By David Spunt


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PHILADELPHIA (CBS) — A local sheriff’s office is donating time and high definition scanners to help catalog hundreds of human remains found in Old City last year.

The high definition thermal laser is capturing three-dimensional images of 250-year-old human bones. It belongs to the Ocean County, New Jersey sheriff’s office and they are helping to capture Philadelphia history.

More Than 100 Bodies, 70 Coffins Recovered From Construction Site In Old City

In an exclusive look—through several layers of plastic —a 235-year-old wooden coffin emerges. Inside is Benjamin Brittonwhere. He was laid to rest in this very coffin back in 1782.

Credit: CBS3

Last March, construction crews on Arch Street between 2nd and 3rd Streets uncovered a cemetery beneath a parking lot. The land once belonged to the First Baptist Church of Philadelphia and bodies were buried there between 1702 and 1859. They were supposed to be moved to Mount Moriah Cemetery in 1859 but many remained.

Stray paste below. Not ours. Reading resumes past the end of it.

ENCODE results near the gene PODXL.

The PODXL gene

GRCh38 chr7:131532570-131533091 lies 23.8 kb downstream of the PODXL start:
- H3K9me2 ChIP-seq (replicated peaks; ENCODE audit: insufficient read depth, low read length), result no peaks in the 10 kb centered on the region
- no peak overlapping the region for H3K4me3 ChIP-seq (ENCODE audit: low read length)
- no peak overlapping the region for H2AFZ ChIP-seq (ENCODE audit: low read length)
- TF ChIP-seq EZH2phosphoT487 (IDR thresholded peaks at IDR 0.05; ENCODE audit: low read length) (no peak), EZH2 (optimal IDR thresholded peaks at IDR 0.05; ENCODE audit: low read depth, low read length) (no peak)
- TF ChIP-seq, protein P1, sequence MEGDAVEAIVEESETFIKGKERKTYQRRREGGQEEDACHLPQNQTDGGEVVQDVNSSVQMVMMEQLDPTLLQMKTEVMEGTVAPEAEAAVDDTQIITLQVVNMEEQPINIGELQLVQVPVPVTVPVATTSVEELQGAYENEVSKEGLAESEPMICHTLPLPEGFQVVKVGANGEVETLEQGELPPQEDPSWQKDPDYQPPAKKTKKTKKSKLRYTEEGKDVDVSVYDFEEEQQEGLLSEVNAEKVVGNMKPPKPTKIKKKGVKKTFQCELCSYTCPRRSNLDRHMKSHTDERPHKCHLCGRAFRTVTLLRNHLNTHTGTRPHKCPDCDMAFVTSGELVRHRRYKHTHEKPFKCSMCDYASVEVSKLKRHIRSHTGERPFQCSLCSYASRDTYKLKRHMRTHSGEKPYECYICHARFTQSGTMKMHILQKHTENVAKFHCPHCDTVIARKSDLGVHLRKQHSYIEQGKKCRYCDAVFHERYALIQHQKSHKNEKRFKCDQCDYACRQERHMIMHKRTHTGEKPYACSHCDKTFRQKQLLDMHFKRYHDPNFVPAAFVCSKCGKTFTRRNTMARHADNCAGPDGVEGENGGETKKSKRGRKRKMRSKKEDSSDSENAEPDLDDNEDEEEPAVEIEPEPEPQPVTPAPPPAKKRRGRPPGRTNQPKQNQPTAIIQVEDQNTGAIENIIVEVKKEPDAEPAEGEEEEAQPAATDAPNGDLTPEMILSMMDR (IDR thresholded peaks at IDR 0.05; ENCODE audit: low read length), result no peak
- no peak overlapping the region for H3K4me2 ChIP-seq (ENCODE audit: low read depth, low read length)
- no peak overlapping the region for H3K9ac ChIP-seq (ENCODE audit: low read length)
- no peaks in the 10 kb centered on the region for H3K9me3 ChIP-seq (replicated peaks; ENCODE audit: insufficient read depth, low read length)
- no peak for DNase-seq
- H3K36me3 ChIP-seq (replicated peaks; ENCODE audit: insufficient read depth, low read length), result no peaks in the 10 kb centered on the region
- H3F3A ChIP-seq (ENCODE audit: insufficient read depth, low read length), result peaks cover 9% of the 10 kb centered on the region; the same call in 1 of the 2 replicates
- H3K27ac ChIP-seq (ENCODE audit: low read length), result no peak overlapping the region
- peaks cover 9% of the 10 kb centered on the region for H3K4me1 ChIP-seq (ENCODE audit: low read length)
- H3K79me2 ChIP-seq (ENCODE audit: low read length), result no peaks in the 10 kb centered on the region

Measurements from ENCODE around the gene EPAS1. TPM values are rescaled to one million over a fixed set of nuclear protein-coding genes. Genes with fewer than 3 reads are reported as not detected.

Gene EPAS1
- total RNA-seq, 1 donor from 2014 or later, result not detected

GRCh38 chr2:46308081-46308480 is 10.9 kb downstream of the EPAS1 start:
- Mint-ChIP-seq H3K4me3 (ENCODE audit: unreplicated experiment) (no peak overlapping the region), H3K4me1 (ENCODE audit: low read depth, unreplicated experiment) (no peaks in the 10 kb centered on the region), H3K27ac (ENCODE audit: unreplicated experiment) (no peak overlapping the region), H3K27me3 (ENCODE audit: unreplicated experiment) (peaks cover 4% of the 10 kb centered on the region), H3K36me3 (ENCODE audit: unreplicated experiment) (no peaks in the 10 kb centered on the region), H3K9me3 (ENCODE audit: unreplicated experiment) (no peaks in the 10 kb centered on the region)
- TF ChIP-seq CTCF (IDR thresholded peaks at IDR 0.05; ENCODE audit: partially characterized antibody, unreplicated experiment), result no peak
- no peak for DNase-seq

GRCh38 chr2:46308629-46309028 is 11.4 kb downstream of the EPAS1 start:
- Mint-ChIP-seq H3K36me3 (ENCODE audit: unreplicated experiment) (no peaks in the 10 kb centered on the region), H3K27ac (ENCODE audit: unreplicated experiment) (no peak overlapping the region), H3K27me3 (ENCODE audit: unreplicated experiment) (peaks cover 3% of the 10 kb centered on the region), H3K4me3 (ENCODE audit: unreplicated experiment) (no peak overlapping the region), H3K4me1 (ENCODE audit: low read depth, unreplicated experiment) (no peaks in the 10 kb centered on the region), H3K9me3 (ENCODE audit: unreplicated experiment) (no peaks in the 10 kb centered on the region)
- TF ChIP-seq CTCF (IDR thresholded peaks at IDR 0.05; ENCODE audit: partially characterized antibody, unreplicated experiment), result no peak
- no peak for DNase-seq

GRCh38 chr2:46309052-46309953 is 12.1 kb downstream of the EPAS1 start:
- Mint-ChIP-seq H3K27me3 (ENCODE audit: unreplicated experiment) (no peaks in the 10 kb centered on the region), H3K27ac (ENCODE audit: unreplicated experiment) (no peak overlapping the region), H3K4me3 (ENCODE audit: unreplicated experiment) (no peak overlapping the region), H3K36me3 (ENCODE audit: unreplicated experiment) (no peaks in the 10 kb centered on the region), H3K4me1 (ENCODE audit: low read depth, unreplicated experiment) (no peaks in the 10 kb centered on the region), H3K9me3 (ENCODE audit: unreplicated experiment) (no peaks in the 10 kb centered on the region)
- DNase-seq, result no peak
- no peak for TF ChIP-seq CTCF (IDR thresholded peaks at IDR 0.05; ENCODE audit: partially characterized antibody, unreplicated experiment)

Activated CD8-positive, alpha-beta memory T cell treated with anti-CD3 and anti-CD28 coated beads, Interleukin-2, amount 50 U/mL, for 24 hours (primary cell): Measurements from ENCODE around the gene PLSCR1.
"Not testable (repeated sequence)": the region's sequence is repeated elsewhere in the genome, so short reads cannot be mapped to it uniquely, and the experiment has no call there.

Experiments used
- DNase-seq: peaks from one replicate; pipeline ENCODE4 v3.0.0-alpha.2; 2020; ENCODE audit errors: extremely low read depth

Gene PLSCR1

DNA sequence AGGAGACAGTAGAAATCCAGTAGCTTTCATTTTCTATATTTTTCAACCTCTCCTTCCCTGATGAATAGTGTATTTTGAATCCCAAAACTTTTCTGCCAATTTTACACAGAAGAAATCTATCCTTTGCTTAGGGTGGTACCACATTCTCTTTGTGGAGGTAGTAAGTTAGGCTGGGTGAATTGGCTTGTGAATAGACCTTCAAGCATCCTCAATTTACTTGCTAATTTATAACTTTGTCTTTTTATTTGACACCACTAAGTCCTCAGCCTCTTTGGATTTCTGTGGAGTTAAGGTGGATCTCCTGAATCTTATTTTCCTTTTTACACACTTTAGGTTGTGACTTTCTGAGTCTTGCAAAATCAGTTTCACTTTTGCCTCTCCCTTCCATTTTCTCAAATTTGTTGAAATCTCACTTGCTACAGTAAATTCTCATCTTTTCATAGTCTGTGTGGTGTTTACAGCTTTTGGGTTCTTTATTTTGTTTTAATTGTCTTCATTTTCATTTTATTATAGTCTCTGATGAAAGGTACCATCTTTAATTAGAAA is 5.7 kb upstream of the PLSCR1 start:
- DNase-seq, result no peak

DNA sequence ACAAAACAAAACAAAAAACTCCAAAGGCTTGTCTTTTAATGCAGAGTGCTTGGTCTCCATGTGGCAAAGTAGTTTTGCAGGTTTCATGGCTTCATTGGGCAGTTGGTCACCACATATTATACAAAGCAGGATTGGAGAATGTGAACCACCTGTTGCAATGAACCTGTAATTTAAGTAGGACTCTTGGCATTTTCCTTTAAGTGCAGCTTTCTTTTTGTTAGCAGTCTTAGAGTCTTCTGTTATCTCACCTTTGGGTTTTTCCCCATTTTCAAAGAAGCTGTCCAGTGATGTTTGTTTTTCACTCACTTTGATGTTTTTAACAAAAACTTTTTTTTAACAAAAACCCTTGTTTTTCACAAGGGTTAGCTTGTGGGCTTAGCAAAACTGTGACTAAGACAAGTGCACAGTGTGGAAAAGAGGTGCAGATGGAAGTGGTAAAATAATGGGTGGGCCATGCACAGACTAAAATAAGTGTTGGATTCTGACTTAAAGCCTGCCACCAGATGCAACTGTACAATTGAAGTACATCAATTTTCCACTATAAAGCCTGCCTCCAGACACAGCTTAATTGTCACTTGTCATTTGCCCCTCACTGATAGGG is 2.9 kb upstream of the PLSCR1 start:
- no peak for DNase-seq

Crews found dozens of coffins in a former parking lot near 2nd and Arch Streets in Old City.The coffins were part of the First Baptist Church Burial Ground established in 1707, when Benjamin Franklin was just a year old. (credit: CBS3)

The coffins themselves—deteriorated wood, though the metal plates—are almost pristine.

Exclusive: Tour Of Forensics Lab Housing 1700s Remains Found At Construction Site

This image is from a 1783 London coffin catalogue.

Credit: CBS3

Below is from a coffin at the Arch Street site.

Credit: CBS3

Kimberle Moran is a forensic archaeologist with Rutgers Univeristy in Camden. She’s heading the Arch Street bones project—a project that began last year when she received a phone call about a few discovered by construction workers.

“We really didn’t know what was going to happen if we didn’t get involved,” Moran said.

Now, Moran and her team are teaming up with Ocean County deputies to study the remains in the years to come after they are reburied at Mount Moriah Cemetery in Southwest Philadelphia.  A final resting place for those who saw Philadelphia in her earliest days.

“You know this is really a once in a lifetime opportunity to connect the past with the present,” said Moran.